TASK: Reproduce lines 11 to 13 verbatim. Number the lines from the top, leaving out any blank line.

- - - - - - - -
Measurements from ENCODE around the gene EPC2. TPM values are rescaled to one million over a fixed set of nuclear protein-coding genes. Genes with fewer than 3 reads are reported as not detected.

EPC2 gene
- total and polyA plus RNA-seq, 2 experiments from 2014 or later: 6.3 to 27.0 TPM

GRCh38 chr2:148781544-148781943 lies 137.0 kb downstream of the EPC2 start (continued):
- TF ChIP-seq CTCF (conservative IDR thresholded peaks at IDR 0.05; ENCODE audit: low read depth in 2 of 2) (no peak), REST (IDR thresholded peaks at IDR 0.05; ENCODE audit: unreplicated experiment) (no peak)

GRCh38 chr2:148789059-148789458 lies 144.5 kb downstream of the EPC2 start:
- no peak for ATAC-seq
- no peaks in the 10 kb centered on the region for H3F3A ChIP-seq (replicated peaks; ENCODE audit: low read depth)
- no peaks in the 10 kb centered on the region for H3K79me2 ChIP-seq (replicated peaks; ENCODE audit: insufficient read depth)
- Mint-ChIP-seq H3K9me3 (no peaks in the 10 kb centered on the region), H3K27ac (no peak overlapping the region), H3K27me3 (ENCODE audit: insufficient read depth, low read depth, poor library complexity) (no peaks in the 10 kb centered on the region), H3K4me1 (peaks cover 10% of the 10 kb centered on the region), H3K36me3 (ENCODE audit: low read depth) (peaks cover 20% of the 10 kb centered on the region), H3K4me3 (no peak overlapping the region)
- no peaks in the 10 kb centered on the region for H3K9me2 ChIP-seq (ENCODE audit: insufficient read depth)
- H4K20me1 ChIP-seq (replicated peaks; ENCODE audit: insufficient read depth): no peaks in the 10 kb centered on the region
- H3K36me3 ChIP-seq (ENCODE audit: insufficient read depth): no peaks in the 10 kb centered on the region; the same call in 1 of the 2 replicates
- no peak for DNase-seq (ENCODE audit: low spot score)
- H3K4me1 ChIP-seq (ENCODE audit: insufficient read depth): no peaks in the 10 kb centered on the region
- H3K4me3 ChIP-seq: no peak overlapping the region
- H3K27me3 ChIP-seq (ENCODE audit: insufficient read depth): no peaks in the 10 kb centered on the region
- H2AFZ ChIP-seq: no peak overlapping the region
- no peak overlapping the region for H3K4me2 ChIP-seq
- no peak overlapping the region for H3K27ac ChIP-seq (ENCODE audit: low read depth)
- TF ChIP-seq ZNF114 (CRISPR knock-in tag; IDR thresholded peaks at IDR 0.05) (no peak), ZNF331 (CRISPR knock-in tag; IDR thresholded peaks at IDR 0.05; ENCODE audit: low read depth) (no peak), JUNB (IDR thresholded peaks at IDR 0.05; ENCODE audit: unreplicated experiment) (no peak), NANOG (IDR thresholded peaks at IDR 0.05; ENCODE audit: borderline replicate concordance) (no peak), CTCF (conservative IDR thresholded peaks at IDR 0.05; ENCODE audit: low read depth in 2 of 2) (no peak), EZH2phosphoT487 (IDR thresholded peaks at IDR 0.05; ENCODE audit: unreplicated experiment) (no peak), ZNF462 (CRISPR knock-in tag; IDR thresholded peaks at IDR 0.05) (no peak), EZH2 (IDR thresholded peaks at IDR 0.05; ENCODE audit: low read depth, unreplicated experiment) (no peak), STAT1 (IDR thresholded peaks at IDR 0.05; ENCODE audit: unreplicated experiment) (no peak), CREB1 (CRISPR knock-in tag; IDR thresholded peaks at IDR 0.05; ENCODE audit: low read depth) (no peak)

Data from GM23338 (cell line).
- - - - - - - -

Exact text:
- no peaks in the 10 kb centered on the region for H3K9me2 ChIP-seq (ENCODE audit: insufficient read depth)
- H4K20me1 ChIP-seq (replicated peaks; ENCODE audit: insufficient read depth): no peaks in the 10 kb centered on the region
- H3K36me3 ChIP-seq (ENCODE audit: insufficient read depth): no peaks in the 10 kb centered on the region; the same call in 1 of the 2 replicates